In a meeting Monday night about the consequences of high speed rail in Mountain View, local residents found themselves mulling the sort of questions usually left to those with degrees in transportation design.
"Can you Photo Shop some pictures for us?" said one attendee as many tried to visualize the various alternatives for the grade separated train crossings required in Mountain View at Castro Street and Rengstorff Avenue.
The city-organized meeting was intended to educate the public and California High Speed Rail Authority officials spoke in the crowded Senior Center ballroom about the various challenges, options and likely scenarios that could play out in Mountain View. In the effort to build the high-speed train line from San Francisco to Los Angeles, a major rail station is being considered for downtown and two additional train tracks could turn the Caltrain corridor into an aerial platform, a shallow tunnel or trench or remain at grade level.
In small groups, residents made their preferences known about those options, though little was said about the possible train station.
"People don't want the aerial or at-grade options," for running the tracks, concluded one group at the end of the meeting. "We want the whole thing to be invisible, really." Most attendees cheered and applauded the remark.
But the solution, as some found, isn't that simple. Stevens Creek and Permanente Creek are major obstacles for the trench or shallow tunnel options, which may also be prohibitively expensive. Rail Authority officials said a deep tunnel that could go underneath the creeks is not being studied for Mountain View. And while the aerial platform option has the advantage of making the land along the corridor useable and pedestrian friendly, it would require that Shoreline Boulevard and San Antonio Road overpasses be "leveled" as one participant put it.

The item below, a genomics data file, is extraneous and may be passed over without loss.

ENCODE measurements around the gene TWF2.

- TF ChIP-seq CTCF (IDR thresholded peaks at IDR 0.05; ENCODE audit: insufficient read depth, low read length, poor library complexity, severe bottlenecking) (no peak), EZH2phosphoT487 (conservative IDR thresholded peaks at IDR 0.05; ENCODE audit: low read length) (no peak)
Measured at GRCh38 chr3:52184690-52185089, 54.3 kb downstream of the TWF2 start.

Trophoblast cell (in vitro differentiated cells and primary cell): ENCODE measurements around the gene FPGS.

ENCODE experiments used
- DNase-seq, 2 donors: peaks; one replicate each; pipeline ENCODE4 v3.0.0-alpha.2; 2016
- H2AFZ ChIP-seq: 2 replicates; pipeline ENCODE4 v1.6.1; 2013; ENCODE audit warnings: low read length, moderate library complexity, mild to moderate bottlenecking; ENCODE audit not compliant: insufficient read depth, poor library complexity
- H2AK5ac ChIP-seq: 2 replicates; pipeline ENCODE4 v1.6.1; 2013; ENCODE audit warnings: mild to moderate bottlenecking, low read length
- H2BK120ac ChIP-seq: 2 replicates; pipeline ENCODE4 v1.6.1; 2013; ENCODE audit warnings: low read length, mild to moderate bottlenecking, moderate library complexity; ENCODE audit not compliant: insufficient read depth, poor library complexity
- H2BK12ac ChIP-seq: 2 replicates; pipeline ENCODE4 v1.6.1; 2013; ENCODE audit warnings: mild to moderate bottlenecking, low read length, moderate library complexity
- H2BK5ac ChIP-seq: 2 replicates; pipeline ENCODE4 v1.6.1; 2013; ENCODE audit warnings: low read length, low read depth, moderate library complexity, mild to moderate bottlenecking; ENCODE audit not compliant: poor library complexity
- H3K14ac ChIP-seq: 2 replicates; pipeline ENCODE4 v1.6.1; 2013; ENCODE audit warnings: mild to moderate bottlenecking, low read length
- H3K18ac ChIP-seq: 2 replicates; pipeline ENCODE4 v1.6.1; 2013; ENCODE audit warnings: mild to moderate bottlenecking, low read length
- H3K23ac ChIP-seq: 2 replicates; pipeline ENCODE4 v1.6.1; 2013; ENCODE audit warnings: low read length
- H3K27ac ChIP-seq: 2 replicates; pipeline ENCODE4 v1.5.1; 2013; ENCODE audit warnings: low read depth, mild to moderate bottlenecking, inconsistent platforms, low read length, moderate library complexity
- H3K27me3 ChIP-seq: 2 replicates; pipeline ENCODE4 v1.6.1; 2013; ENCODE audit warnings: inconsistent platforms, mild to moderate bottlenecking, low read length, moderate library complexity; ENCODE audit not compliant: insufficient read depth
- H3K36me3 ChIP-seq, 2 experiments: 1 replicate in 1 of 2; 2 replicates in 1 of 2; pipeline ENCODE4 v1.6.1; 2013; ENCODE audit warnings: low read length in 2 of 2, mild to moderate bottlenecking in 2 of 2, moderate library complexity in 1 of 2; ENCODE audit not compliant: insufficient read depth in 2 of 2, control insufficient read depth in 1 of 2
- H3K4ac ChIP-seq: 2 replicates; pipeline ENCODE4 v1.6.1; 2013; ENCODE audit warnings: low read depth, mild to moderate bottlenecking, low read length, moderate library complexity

Safety concerns about the aerial platform option were also raised.
A train going 100 miles per hour could "have the possibility of flying off the tracks and into houses," concluded one group.
But others disagreed, saying that high speed rail had a near perfect safety record in other countries, and that the real problem of debris falling onto the tracks and derailing a train was less likely on a platform than an open trench.
Rail Authority officials presented a picture of an aerial train viaduct in Paris with retail shops inside the arches. Some liked the idea, but others did not.
"Well that might work in Paris but this is Mountain View," said one participant. The remark got laughs when repeated to the entire crowd in the group's report.
Rail Authority officials said they were taking seriously the city's concerns about not running the 125 mile per hour train at grade across Castro Street, which would require the major traffic artery to be closed off.
"At this point, we need to keep Castro Street open," said Dominic Spaethling regional manager for the High Speed Rail, to the crowd.
Some attendees thought the exercise was a waste of time.
"This is like re-arranging the deck chairs on the titanic," said Sylvan Park resident Kathy Hall. She and resident Leslie Murdoch pointed to the recent state audit of the California High Speed Rail Authority which they said raises serious questions about the financial management the $43 billion project.